• $\begingroup$ (continued) This feature of the laws of physics is known as "Lorentz-invariance", and it leads to all sorts of more specific predictions which have been verified time and again by experiment. $\endgroup$ – Hypnosifl Dec 9 '14 at 20:46
  • $\begingroup$ Wow, lots of food for thought! Thanks, I think you have pointed me in the right direction. Can you elaborate a little more on your statement, "...it would likewise be possible to construct a set of inertial frames such that sound traveled at the same speed in every frame." I think if I understand what you mean by that, i.e. how that is true and why that makes sense, I think then I would be much closer to "getting it" as it relates to light as well. $\endgroup$ – Jeremy Olson Dec 9 '14 at 20:52
  • $\begingroup$ The fact that light travels at a constant speed in all inertial coordinate systems is guaranteed by the coordinate transformation that relates the space and time coordinates of a physical event in one frame to the coordinates of the same physical event in another coordinate system. This coordinate transformation is called the Lorentz transformation. If you learn how to use it you can check that any pair of events whose spatial separation divided by the time between them is equal to c in $\endgroup$ – Hypnosifl Dec 9 '14 at 22:11

Stated simply, causality means that all causes should precede their effects, for all observers. The timings of the causes and effects aren't the times at which a human registers them, they are the times at which they occur in an observers reference frame - i.e. the time on the observer's watch at the moment they occur.

If faster-than-light signals were possible and I sent one from $A$ to $B$, there would exist an observer (a reference frame) in which the signal arrived at $B$ before I sent it at $A$.

No such temporal paradoxes occur if you send signals faster than the speed of sound. For example, in principle, you may see a falling tree before you hear it the axe, but that doesn't indicate that there exists an observer for whom effects preceded causes.

  • $\begingroup$ Yes, but isn't that based on the assumption that until I see it, it hasn't happened? I mean, just because you haven't yet seen the effect why does that necessarily mean the cause has not yet happened. That is what I do not understand. $\endgroup$ – Jeremy Olson Dec 9 '14 at 16:58
  • $\begingroup$ No, the timings of the causes and effects are NOT the times at which a human registers them, they are the times at which they actually occur (in an observer's reference frame). $\endgroup$ – innisfree Dec 9 '14 at 18:24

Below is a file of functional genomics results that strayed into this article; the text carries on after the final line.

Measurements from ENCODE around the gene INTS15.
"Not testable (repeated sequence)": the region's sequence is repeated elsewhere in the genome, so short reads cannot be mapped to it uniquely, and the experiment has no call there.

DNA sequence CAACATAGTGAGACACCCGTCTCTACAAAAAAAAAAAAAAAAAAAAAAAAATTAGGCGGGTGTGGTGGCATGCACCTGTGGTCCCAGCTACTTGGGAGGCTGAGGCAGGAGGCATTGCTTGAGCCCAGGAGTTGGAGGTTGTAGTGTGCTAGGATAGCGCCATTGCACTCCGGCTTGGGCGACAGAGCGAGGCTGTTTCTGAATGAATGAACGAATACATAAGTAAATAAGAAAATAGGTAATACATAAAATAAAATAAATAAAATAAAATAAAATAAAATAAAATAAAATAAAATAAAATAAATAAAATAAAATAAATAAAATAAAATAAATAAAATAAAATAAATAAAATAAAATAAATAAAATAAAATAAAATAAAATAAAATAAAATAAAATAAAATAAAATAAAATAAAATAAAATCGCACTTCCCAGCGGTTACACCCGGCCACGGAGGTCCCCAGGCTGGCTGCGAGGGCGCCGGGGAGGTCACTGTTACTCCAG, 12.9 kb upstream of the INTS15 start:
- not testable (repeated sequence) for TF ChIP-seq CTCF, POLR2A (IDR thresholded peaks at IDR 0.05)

You can of course easily define for example a computer simulated universe where light behave exactly like soundwaves (but faster), and it would have the results you suggest - it's just an annoyance that light is not instantaneous but not of any profound character.

The difference between this alternate world and our normal physics, is that in the alternate world, you could send out a beam of light and then accelerate to overtake it, see it "stand still" relative you, and then kick on the accelerator and outrun it.

This is experimentally not the case in our normal world - no matter your velocity relative to others or to the light emitter, you will measure the speed of light to be the same.

It is when you try to reconcile this experimental fact into the theory, that you end up in the causality problems, that time is variable etc. I guess it's out of scope to describe all that here, and it's described in better detail in the other answers here, I just wanted to make the point about where the suggested physics doesn't correlate with experiment.

  • $\begingroup$ "This is experimentally not the case in our normal world" What experiments prove this is not true, I am intrigued. I like your explanation so far I think you are on the right track of explaining it in an understandable way...so now I just want to look at the experiments and then think about that for a while and digest it to see if that helps my feeble understanding. $\endgroup$ – Jeremy Olson Dec 9 '14 at 20:43

Your Answer

By clicking “Post Your Answer”, you agree to our terms of service, privacy policy and cookie policy

Not the answer you're looking for? Browse other questions tagged or ask your own question.